Reframing your thoughts can have a very real effect on your body, beginning with your heart. The heart, unlike your other major organs, has an extensive communications system with the brain and exerts a unique and far-reaching influence on your emotions and body. The heart is much more than a pump; it also functions as a hormonal gland, a sensory organ, and an information-encoding and -processing center. The heart also contains approximately forty thousand neurons or nerve cells. With every beat, the heart transmits complex patterns of neurological, hormonal, pressure, and electromagnetic information to the brain and throughout the body that play a major part in determining your emotions or how you feel.
Your heartbeat is not monotonously regular, but it varies from moment to moment. Heart rate variability is the measure of the beat-to-beat changes in heart rate as the heart speeds up and slows down in different patterns. These changes are especially influenced by a person’s emotions and attitudes. When you experience stress and negative emotions such as anger, frustration, fear, and anxiety, your heart rate variability pattern becomes more erratic and disordered, and it sends chaotic signals to the brain. This causes your system to get “out of sync.” The result is excessive stress with toxic emotions, energy drain, and added wear and tear on your mind and body. In contrast, sustained positive emotions such as appreciation, love, joy, and compassion, are associated with highly ordered patterns on the heart rate variability tracing and a significant reduction of stress.
In other words, toxic emotions such as anger, resentment, fear, anxiety, grief, and depression create excessive stress, whereas positive emotions such as gratitude, joy, love, and peace actually relieve stress. This can now be measured by an instrument called “heart rate variability.”
The heart has a magnetic field that is approximately five thousand times stronger than the brain and an electrical field that is forty to sixty times stronger than the brain. To illustrate this point, consider this story.
Christian Huygens was a seventeenth-century clockmaker who invented the pendulum clock. One night, while lying in bed admiring his clock collection, he noticed that all his pendulum clocks were swinging in unison with one another. He knew he didn’t set them that way, so he got out of bed and reset all the pendulums so that they were all out of sync with one another. However, after a short period of time all the pendulum clocks were back swinging in unison with one another. He never understood why. Years later it was discovered that the large clock with the strongest rhythm was able to pull all other nearby pendulums in sync with itself. This is called entrainment.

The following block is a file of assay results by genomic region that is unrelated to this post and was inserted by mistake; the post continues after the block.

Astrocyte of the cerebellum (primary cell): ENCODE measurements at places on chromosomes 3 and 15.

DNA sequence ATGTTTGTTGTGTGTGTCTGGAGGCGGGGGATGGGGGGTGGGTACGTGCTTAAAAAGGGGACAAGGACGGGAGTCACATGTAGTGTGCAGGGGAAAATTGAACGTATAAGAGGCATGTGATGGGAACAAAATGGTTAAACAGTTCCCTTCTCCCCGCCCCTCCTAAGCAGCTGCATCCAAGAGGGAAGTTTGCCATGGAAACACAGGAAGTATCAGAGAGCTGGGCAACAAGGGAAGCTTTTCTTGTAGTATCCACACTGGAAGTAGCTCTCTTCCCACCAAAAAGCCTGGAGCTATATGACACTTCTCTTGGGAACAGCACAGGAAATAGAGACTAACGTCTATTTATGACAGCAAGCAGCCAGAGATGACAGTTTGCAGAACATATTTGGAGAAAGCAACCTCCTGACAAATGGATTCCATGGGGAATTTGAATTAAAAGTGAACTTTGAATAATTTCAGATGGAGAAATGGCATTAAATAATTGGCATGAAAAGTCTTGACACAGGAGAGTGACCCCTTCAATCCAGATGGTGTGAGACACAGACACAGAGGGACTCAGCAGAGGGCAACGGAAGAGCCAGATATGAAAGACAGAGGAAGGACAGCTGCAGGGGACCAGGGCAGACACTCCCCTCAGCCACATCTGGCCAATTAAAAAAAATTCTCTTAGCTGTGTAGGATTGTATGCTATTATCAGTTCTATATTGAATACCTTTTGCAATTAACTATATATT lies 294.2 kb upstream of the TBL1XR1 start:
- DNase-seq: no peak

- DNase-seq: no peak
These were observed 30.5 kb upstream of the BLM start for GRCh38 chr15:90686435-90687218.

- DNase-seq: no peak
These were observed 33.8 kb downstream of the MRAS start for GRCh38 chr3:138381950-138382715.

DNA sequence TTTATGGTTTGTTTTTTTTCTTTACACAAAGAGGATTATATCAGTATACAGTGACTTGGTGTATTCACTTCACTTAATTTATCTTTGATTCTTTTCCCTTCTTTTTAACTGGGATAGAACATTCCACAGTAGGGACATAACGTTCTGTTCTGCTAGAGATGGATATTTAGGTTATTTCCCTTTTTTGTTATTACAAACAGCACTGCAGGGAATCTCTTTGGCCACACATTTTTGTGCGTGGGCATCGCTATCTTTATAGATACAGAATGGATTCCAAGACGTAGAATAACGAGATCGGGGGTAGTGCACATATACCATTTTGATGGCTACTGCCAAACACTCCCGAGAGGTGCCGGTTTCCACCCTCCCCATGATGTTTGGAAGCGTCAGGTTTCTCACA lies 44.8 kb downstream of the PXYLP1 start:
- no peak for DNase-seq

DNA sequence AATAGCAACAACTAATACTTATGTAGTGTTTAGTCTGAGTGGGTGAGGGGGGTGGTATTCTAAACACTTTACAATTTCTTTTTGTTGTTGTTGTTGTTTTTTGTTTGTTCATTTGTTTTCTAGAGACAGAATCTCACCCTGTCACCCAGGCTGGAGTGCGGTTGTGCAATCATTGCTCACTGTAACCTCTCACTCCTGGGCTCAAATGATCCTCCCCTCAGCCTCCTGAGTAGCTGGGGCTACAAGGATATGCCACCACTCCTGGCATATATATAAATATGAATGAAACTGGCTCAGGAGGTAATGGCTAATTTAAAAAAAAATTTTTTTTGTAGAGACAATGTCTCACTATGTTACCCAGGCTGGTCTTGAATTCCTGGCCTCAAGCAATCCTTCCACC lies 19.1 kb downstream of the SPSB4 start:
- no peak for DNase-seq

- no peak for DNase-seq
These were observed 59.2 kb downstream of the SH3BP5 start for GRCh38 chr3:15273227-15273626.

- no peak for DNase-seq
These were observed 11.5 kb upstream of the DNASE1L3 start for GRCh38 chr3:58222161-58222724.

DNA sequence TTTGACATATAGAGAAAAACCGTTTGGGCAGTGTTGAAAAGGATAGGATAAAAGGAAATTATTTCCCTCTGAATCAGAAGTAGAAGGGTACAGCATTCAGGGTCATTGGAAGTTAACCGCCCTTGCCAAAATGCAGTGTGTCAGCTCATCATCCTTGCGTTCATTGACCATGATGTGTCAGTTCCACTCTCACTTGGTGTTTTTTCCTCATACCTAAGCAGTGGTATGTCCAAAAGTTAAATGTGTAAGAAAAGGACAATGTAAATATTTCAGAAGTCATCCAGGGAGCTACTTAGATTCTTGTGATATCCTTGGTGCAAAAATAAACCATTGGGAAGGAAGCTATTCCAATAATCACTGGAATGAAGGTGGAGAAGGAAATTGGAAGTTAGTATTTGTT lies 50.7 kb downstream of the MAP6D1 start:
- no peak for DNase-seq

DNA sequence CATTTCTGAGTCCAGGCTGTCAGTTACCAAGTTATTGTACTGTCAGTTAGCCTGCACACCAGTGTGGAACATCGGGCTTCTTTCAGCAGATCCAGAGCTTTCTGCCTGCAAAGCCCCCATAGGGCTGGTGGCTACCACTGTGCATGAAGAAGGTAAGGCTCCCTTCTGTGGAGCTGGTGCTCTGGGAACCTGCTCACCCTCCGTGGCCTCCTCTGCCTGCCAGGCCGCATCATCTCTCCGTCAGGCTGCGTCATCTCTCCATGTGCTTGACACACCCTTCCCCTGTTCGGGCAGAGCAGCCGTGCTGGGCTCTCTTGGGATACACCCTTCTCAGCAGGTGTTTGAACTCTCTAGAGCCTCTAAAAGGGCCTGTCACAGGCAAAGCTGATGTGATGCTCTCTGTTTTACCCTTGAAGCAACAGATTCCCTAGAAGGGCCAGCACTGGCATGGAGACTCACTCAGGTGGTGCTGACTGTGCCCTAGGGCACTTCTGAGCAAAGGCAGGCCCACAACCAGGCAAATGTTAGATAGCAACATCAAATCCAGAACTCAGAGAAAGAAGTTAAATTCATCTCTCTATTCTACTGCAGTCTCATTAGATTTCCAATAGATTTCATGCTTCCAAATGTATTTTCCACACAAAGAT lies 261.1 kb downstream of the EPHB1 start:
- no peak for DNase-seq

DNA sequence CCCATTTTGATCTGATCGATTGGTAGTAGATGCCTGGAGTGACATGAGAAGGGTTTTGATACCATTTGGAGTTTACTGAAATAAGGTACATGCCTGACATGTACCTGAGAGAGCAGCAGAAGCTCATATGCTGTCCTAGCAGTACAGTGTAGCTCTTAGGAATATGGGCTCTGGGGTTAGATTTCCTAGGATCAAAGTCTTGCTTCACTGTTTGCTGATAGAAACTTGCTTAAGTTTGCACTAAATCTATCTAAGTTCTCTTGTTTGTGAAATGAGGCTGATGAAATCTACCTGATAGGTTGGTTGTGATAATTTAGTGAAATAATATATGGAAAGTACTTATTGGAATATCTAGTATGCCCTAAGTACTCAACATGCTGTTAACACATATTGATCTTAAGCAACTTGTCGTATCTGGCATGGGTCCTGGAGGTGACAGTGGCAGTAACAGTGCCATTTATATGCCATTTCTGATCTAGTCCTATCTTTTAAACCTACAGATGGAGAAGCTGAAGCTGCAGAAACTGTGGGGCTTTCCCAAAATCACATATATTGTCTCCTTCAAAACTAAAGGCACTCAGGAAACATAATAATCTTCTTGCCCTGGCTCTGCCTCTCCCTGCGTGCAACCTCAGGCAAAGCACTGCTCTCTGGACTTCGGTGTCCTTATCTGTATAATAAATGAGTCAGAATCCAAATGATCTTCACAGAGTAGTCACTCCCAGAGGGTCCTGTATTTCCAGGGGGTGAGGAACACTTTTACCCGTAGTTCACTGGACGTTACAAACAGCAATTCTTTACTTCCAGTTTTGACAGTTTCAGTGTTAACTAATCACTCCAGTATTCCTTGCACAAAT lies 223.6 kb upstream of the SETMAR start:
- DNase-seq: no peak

The largest clock pendulum with the strongest rhythm pulls all the nearby pendulums in sync with itself. The heart, by practicing gratitude and thanksgiving, is able, with its powerful magnetic field five thousand times stronger than the brain, to hijack the very thoughts of the brain and bring them into the pendulum motion of gratitude instead of the brain’s programmed emotions of fear, worry, anger, bitterness, grief, depression, and so on. That is why Proverbs 4:23 instructs us to keep our heart with all diligence, for out of it flow the issues of life. If we keep gratitude, peace, joy, and love in our heart, then it is able to control the brain, and gratitude, peace, joy, and love will flow out of our mouths.
Watch Dr. Don Colbert this week on LIFE TODAY. This is an excerpt from The 7 Pillars Of Health by Don Colbert, MD. Copyright ©2007 by Don Colbert, MD. Published by Siloam.